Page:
Friday, April 22, 2011

"She says this in a voice that I would like to punch."

I got Normally Special yesterday. I had two hours between my fiction workshop and my night class, so I read it. And then I read most of it again. And then I read "The Mill Pond" and "An Unsteady Place" a third time.

Most of xTx's pieces (in the book and online, from what I've read) are very, very short. For whatever reason, probably because I like the situations she creates, I'm drawn more to her "longer" pieces, particularly in Normally Special. When I made my list of the stories that drew me in the most, I came up with "Standoff," "The Mill Pond," "Exactly Raisins," and "An Unsteady Place." Out of the those, only "Exactly Raisins" is one of the really short ones.

In my notes for this book I have the phrase some kind of rollercoaster mindfuck, which is an inadequate but sort of interesting description of my reading experience. There is something unsettling about the stories as a whole, and that definitely works to the book's advantage. I'm glad that I had time to read it in one sitting because I felt pulled from one story to the next.

In Noah Cicero's interview with xTx on HTMLGiant, she says, "I am a slow writer and I like to get every sentence and every word ‘right’ before moving on to the next sentence. I can spend my entire lunch hour on a paragraph. It’s frustrating." I understand feeling frustrated about that kind of process, but I think that it is very apparent in Normally Special that extreme care was taken with every sentence. As I've stated numerous times, these are very short pieces, and every word counts. Nearly every sentence in Normally Special is what I call "live wire writing." Writing that makes you feel a physical, buzzing tension when you read it.

Here are some lines I wrote down while I was reading. I forgot to write down the page numbers, and I don't have the book with me.

From "The Mill Pond":

"We drank Kool-Aid out of jelly jars that were always dirty, but I never said anything."

Okay, I thought, I wrote this down, but I guess it was too long. In my notes I just have the whole paragraph about eating the Suzy Q. This is good, I guess, because now I haven't ruined it for you if you haven't read the story yet. I think it's the best part. All I really want in life at this point is to write a story like "The Mill Pond."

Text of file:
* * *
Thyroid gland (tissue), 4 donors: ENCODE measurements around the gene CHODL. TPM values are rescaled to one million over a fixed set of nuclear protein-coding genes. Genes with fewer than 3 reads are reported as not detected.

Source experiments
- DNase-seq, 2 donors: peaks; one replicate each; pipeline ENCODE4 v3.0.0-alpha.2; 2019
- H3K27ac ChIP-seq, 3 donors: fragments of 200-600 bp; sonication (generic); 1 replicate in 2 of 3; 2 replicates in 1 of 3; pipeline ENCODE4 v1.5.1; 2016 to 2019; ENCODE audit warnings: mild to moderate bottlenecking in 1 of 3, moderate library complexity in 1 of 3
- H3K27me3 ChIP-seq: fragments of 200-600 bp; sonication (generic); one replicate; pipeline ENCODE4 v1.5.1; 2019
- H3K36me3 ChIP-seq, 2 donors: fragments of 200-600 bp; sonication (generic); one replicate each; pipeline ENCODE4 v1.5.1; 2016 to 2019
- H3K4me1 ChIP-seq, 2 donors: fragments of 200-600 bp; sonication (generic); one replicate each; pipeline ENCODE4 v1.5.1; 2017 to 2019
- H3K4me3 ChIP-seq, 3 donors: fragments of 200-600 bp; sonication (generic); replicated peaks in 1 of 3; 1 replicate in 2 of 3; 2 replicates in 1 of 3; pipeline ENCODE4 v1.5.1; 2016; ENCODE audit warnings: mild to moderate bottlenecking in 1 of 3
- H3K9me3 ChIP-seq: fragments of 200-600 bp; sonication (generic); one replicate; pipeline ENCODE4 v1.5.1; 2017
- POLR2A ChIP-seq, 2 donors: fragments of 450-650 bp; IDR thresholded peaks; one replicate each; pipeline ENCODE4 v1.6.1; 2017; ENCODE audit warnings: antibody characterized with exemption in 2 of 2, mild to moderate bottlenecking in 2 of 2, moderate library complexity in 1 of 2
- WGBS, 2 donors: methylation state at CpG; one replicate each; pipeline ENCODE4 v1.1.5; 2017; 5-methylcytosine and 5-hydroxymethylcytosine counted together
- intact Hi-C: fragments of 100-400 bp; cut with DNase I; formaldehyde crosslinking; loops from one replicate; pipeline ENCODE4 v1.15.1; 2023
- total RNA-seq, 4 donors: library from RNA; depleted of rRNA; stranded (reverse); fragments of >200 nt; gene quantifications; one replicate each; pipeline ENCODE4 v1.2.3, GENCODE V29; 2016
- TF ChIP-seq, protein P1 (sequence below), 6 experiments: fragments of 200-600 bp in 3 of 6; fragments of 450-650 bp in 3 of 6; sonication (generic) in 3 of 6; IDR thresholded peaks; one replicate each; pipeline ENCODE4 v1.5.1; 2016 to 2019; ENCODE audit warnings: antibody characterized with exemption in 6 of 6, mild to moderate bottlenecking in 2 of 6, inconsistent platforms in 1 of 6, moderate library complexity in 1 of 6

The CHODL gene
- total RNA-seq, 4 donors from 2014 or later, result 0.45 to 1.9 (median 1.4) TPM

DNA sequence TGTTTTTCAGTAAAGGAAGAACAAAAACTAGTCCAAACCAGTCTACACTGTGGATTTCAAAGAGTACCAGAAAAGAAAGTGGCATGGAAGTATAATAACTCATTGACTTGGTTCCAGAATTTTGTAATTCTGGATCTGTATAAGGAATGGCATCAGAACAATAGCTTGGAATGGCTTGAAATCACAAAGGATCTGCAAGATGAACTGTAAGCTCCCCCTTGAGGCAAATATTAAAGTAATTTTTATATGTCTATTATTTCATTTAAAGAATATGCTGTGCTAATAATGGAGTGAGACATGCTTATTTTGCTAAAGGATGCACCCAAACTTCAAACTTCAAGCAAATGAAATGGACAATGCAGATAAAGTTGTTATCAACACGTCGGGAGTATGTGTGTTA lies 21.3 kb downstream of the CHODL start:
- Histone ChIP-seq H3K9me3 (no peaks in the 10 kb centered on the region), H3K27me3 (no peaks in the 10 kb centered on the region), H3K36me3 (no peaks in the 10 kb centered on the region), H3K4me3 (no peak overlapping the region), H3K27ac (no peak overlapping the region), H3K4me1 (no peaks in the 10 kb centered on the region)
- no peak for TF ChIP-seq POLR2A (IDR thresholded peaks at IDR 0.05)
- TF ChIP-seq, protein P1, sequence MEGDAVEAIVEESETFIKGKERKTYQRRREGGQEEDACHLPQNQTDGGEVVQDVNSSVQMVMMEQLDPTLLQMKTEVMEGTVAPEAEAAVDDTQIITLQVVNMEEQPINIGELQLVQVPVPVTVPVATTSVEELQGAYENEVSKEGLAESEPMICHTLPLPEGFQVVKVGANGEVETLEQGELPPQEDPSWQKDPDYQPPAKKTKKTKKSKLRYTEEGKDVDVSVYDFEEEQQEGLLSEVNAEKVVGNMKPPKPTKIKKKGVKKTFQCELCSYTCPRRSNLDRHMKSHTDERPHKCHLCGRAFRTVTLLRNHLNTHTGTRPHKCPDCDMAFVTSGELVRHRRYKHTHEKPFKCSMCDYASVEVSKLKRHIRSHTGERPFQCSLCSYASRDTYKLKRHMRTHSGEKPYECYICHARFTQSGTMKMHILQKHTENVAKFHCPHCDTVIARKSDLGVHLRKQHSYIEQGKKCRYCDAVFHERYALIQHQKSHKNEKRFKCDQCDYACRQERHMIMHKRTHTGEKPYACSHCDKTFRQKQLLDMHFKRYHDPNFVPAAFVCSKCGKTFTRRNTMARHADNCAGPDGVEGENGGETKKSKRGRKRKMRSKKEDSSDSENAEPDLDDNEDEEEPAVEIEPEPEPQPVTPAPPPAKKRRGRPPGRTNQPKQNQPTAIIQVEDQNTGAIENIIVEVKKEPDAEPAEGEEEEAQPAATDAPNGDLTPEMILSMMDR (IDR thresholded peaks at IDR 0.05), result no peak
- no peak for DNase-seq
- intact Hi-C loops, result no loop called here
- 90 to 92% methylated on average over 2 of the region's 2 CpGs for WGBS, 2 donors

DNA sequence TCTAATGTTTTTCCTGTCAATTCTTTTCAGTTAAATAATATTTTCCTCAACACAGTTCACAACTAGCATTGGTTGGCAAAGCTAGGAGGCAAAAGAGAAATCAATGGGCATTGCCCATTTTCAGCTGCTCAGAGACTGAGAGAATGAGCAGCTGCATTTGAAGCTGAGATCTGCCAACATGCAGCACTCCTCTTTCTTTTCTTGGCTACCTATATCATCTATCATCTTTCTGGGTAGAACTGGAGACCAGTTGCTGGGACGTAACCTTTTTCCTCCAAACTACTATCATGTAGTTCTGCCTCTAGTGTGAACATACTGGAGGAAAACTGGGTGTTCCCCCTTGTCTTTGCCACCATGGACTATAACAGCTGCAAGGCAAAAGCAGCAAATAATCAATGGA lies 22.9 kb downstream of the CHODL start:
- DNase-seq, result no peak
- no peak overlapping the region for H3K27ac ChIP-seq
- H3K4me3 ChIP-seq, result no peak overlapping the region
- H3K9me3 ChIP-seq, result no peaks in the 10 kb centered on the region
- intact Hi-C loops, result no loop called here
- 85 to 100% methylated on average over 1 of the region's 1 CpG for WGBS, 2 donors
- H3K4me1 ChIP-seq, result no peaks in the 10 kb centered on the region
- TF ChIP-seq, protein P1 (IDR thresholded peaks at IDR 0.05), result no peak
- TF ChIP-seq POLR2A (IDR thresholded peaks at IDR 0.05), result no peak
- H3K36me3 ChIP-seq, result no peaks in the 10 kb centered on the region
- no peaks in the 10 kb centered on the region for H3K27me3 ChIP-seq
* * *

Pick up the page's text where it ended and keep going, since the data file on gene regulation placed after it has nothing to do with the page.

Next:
From "Exactly Raisins":

"All I can hear are grunts. They are the ugliest sounds I ever heard."

From "An Unsteady Place":

"Downstairs, I don't tell Frank how brackish seawater trickled from their mouths when I tried to kiss them good night."

I liked this book a lot, I hope I've made that clear. As I said in the last post, I also like xTx's blog, which I think I forgot to link to.

Now for even more about Dennis Cooper:

Out of all the Dennis Cooper I've read so far, I think I'm most disgusted by the spitting scene I just read in Frisk.

Seriously, I had a physical reaction in the middle of the Cathedral common room. I made a face. I think I gagged a little. Dennis Cooper describes a lot of disgusting, fucked up shit in his books, but something about the way he describes this just got to me. Here's the passage:

"He starts coughing and snorting up stuff from the dark recesses of his throat and nose. He emits grayish goo in a long, unbroken, lumpy thead. Then he wipes his lips. I swallow noisily. 'Thanks.'" Frisk p. 69.

I can't even. I feel a little bit sick just reading it over again.

Also from my notes:

What I'm getting out of Dennis Cooper thankfully goes beyond how to describe violent gay sex in explicit detail (though I think I'd have a better shot at it now than before). He does crazy, crazy things with structure and POV. Awesome crazy. The POV in Frisk is some kind of first person omniscient. I've never read anything like it before. There's a first person narrator, but in telling the story he talks about the actions and thoughts of other characters that he couldn't possibly see/know.  Add to that the fact that there's a section in the middle that's an imagined, fictional account written by the protagonist, and things are pretty convulted and interesting. The best part about it, though, is that it makes perfect sense with the character and the concepts being explored in the story. Mind blown.

I'm trying to think if I have anything else to write about. I had my last class of junior year today. I'm going to a pizza party with my fiction workshop on Monday. I'll be back home in a week, and I'll be staying there for the summer unless I get this grant that I applied for. That's about it. I started writing a story about a kid who hits another kid with a baseball bat and cracks his skull, which I shouldn't be doing because I still have a twenty-ish page revision to finish.

"there is a difference between being disenthralled and being disillusioned" -Louis Menand


1 comment:

  1. wow taylor, you are too kind. this means a lot. makes me feel i'm not 'wasting my time'